Friday, August 31, 2012
A year after the storm hit, what lessons did New England learn from Tropical Storm Irene passing through?
It has been almost a year after Tropical Storm Irene hit New England, leaving trees and power lines down, and many without power. Earlier this month, Attorney General Martha Coakley announced that she is seeking to fine NStar $9.7 million for "failed responses" in both Irene and "Snowtober" (which NStar has challenged). Nstar released a statement on the same day disagreeing with Coakley's assessment, saying that "Nstar Electric customers fared better than others in Massachusetts and throughout New England." In the statement, Werner Schweiger, President of NSTAR Electric said that all storms are opportunities to "identify areas of improvement," but that "we have not reached a stage where technology is resistant to storm damage.” So, what …
Thursday, August 9, 2012
Many Burlington customers were without power for many days following these weather events in 2011. Does a potential $9.7 million fine for Nstar ease the pain?
Attorney General Martha Coakley's Office is seeking a $9.7 million fine after an investigation revealed Nstar "failed to adequately prepare, respond, and communicate during Tropical Storm Irene and the October 2011 snowstorm." The recommended fine breaks down to slightly more than $4 million for Nstar’s response to the October 2011 snowstorm and $5.7 million for Tropical Storm Irene, according to a press release. The AGO filed a brief Aug. 7, with the state's Department of Public Utilities, which has the authority to levy the fine. According to the AGO investigation, Nstar fell short of its state-required Emergency Response Plan obligations. In particular, Nstar failed “Nstar’s preparation for these storms was woefully inadequate and much …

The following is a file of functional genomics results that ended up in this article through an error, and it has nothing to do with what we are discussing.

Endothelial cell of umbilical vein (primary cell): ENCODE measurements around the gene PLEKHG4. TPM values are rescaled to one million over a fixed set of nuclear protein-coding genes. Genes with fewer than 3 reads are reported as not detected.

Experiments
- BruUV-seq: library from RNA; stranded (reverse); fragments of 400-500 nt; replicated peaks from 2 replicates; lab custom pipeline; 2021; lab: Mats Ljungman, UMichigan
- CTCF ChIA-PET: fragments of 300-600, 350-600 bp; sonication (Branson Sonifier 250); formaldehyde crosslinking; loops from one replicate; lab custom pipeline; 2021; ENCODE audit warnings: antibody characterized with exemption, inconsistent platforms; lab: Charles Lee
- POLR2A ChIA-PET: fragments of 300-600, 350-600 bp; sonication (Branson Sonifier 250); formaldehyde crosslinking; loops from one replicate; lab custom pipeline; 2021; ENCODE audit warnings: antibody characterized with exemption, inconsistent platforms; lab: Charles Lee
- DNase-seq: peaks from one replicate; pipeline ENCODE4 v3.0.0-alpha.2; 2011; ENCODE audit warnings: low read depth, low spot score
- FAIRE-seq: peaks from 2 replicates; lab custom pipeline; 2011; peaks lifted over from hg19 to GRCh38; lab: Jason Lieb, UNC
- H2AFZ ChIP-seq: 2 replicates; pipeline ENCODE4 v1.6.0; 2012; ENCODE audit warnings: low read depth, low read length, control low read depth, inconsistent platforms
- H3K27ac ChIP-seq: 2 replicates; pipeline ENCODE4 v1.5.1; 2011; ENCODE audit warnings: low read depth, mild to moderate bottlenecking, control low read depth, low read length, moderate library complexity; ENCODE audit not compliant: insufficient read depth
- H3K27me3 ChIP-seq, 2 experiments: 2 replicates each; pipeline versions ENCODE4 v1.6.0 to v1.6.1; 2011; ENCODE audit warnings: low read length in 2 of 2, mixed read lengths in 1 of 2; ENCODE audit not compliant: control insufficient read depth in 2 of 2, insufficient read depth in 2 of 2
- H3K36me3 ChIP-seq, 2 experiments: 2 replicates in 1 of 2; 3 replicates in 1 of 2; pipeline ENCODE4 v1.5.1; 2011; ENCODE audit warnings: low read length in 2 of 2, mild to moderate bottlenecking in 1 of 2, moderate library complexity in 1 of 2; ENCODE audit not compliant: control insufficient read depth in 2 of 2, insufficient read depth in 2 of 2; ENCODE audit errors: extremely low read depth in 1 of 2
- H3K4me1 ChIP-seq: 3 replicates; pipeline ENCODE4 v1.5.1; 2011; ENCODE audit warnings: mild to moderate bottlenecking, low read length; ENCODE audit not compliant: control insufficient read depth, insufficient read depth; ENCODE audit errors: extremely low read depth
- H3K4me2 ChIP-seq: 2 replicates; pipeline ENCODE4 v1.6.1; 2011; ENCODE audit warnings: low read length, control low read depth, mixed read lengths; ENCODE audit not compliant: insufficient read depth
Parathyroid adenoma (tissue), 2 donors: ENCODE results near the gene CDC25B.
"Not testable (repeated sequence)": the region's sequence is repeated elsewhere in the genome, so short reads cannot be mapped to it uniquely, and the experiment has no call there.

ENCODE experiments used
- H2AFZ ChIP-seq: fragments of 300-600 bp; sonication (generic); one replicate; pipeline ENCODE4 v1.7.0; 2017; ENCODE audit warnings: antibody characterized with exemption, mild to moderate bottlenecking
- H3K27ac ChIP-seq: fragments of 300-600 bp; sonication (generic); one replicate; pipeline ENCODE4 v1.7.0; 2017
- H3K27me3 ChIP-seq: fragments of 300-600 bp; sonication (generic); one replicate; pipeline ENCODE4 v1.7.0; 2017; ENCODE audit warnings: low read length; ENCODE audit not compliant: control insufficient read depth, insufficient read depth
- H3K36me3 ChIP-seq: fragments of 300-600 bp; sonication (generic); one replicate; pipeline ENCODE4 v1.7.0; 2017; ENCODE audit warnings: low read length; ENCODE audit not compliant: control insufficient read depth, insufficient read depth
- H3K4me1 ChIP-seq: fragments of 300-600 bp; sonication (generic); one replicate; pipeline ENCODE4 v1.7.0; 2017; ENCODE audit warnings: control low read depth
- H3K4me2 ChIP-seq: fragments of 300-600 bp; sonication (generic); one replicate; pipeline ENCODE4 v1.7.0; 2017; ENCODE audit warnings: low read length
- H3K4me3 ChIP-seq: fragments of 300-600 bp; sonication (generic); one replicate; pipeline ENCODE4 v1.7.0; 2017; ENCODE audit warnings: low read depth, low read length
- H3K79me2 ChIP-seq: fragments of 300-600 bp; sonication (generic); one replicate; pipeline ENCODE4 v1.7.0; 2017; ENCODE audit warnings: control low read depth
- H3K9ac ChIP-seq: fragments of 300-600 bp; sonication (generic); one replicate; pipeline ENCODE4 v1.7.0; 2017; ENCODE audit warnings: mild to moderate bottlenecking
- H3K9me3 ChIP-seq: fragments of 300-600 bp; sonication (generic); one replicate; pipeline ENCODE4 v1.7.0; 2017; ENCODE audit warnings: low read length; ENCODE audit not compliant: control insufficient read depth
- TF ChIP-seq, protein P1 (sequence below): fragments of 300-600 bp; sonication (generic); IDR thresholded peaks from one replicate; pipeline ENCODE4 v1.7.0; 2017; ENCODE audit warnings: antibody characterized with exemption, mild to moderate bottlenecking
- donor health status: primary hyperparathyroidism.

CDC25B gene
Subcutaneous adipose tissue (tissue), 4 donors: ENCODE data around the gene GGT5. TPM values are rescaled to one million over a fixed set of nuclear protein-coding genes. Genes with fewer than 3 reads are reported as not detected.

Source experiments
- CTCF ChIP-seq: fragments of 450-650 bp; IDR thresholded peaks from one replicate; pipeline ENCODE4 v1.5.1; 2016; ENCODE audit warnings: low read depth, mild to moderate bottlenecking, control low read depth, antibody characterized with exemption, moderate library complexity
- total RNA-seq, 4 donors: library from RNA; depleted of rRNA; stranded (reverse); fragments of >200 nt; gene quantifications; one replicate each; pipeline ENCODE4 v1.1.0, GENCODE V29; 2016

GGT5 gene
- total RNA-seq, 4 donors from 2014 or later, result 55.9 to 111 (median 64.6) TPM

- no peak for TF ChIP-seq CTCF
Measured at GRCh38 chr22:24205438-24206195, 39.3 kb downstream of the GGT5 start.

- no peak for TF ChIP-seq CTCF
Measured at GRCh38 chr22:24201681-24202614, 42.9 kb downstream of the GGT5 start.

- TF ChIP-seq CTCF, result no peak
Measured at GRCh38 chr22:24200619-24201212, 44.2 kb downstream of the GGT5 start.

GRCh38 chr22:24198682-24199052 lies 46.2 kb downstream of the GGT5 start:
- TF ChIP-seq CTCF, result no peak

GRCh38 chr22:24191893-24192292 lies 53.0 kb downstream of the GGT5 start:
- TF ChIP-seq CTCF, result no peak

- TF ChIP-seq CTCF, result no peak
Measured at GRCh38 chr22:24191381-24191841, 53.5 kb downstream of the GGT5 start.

Wednesday, September 7, 2011
A reader-submitted picture of a downed tree.
For today's Patch Snap we look at some more damage caused by Tropical Storm Irene. These pictures were sent in by reader Denny Jones, who said she heard the tree fall during the storm. "I was printing something from the computer when I heard a crash, I ran to the window and screamed 'our tree just fell in front of our house' and it was literally right in front of my eyes beneath the window," she wrote. "I and my family were in a panic as it took down live wires from our home and the telephone pole."